Investors pile onto ADCs in Tubulis’ €128 million Series B2

By Jonathan Smith

- Last updated on GMT

Pic:getty/PMimages
Pic:getty/PMimages

Related tags ADC

A huge €128 million Series B2 round by German startup Tubulis indicates that the field of antibody-drug conjugates (ADCs) in oncology continues to capture investor imaginations.

The funding round was co-led by EQT Life Sciences and Nextech Invest. There was also participation from new US funds Frazier Life Sciences and Deep Track Capital in addition to Tubulis’ existing investors.

Tubulis plans to use the proceeds to fuel the progress of its pipeline to clinical development, with its first phase 1/2a clinical trial planned to launch this year. The startup will also use the funding to establish a US subsidiary and expand its ADC technology with the development of new payloads to provide more options in designing its cancer treatments.

"Our goal is to establish Tubulis as a global ADC leader as we transition into a clinical-stage company and harness the full power of ADCs to bring their therapeutic value to patients with solid tumors," said Dominik Schumacher, CEO and co-founder of Tubulis.

Tubulis’ most advanced preclinical-stage candidates include TUB-040, which targets tumor-antigen Napi2b – an established target in ovarian and lung cancer – and TUB-030, which seeks out a target called 5T4, which is overexpressed in a wide range of solid tumors.

The startup’s latest round takes place amid multiple big pharma buyouts of ADC developers such as Johnson & Johnson’s $2 billion acquisition of Ambrx and Eli Lilly's takeover of Mablink. Other recent deals that have been “driving momentum in the ADC space,” include Tubulis’ licensing agreement with Bristol Myers Squibb, Pfizer’s $43 billion acquisition of Seagen, and AbbVie’s $10.1 billion takeover of ImmunoGen, Schumacher told Biopharma Reporter​ in an email.

ADC​s consist of an antibody connected to an anti-cancer payload with a so-called ‘linker’ molecule. This helps chemotherapy drugs to be delivered directly to tumor sites and cause fewer off-target effects in healthy tissue than the payload alone.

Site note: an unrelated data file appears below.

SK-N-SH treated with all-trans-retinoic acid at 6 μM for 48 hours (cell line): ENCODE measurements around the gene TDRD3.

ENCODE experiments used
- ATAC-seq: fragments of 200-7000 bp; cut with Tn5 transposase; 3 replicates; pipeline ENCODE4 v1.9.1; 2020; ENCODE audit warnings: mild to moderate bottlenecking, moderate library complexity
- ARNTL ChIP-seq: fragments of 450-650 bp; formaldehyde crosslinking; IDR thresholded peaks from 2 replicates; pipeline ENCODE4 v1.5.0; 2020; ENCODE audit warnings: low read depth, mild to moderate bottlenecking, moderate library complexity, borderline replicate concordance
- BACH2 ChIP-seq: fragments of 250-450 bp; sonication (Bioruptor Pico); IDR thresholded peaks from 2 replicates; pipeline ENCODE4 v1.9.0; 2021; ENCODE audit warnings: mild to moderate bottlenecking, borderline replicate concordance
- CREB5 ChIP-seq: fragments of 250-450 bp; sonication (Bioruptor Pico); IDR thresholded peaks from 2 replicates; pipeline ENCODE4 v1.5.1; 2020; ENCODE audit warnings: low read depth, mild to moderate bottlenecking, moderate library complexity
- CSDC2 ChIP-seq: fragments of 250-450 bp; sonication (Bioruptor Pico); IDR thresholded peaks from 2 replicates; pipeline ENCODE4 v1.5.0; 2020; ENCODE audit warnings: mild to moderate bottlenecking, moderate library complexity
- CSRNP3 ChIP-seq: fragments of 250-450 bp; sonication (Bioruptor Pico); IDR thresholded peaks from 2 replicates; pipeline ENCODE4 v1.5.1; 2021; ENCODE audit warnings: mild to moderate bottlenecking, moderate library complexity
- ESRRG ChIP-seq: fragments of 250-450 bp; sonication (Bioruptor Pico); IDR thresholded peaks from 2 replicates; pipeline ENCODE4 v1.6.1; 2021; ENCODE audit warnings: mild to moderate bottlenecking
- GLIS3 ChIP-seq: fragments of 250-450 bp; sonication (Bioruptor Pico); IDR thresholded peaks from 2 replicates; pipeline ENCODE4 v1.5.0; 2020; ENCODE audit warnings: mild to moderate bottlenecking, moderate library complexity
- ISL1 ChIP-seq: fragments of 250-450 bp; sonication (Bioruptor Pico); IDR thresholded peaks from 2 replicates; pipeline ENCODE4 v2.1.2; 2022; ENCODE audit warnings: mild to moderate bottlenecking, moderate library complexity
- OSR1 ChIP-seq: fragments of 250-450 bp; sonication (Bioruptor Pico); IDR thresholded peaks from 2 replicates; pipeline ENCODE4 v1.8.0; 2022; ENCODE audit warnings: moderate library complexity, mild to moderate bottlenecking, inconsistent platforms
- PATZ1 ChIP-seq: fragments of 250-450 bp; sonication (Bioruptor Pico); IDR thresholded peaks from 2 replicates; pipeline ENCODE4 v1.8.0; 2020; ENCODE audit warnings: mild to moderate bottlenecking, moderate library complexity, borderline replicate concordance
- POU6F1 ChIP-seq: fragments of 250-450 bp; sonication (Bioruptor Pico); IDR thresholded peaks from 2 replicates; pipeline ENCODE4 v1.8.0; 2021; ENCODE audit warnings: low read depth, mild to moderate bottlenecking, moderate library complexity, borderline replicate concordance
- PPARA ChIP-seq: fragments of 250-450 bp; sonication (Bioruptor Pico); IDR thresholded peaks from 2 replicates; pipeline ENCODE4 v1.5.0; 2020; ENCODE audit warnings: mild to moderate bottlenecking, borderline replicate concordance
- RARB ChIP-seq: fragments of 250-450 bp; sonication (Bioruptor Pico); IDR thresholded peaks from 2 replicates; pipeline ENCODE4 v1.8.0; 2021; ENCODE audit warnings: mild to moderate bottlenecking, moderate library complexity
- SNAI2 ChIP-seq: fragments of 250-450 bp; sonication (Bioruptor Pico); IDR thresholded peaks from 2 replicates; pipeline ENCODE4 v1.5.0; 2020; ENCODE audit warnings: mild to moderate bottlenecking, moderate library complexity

There are more than ten​ ADCs approved by the US Food and Drug Administration (FDA) for the treatment of solid tumors and blood cancers, and many have distinct targets including CD22, HER2 and nectin4. However, limitations to the technology including premature payload loss and a lack of choice of drug designs make it difficult to develop new ADC treatments, according to Tubulis’ website​.

To tackle these obstacles, Tubulis is developing technologies that give the company “the full flexibility to tailor each component of the ADC to a specific indication thereby delivering the true value of ADCs by extending patient benefit and improving quality of life,” Schumacher told us.

One of Tubulis’ tools is its P5 conjugation platform, which is designed to make highly stable ADCs that allow for a wide range of different drug designs tailored to a cancer type. Another is the Tubutecan payload platform, which is intended to attach payloads to the ADC more stably than current drugs, while the third, the Tub-tag platform, is designed to make stable ADCs that can easily attach payloads to specific sites on the molecule. 

“ADCs technologies have now taken a significant step forward and the time is right for the approach,” Schumacher told us. “We have all the tools now to bring the true therapeutic value to cancer patients.”

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